The Slow-Carb Diet
Cut Calories with Low-GI Foods
You've eaten your weight in grapefruit, counted your share of fat grams, and sworn off bread, pasta, and every other carbohydrate, all in an effort to squeeze into your skinny jeans. Now you can finally breathe easier: The next big thing in weight loss isn't low-fat, low-flavor, or low-carb. It's the low-glycemic index diet, and if you haven't already heard of it, you will. Research is beginning to confirm what popular diet plans like The South Beach Diet (St. Martin's Griffin, 2005) have been preaching for years: Eating a diet composed mostly of foods with a low glycemic index may help you cut calories without cravings by balancing blood-sugar levels."Good" vs. "Bad" Carbohydrates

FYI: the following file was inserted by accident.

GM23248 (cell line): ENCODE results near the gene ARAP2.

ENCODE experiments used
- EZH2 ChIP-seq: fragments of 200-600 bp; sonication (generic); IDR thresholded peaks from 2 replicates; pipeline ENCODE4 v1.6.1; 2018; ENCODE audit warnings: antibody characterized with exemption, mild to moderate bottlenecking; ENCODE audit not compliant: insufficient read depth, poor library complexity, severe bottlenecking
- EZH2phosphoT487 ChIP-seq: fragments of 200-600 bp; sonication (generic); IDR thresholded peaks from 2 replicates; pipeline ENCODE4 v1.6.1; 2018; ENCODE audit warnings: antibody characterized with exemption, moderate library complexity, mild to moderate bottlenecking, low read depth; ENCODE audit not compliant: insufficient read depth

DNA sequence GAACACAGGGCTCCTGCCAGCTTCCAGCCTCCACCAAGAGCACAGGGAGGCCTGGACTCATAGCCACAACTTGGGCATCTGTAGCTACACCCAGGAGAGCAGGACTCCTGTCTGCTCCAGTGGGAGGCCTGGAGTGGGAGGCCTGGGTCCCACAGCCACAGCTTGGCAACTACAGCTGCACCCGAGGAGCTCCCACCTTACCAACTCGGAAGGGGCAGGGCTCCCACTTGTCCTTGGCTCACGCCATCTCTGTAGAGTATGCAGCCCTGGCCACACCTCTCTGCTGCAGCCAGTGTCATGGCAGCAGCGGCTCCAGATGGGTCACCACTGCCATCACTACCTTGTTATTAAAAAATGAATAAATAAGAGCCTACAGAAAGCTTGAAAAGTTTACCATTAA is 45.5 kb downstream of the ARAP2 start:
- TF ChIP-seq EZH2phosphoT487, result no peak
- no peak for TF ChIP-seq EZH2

In the simplest of terms, a low-glycemic diet is generally high in good carbohydrates (like vegetables and whole grains) and low in bad ones (like chocolate chip cookies). Lean proteins and healthy fats round out the rest. "It's the middle ground between diets that are packed with protein, which promise satiety, and those loaded with fiber, which are the most nutritious," explains Walter Willett, MD, chairman of the department of nutrition at the Harvard School of Public Health. But that's not the whole story. Glycemic-index diet plans are some of the most complicated ever to hit the bookstore shelves. Some allow carrots, some don't. Some say bananas are okay, others say they're not. What most experts do agree on, however, is that following one may not do any harm and can even confer health benefits beyond basic weight loss. Before you try one, here's what you need to know.
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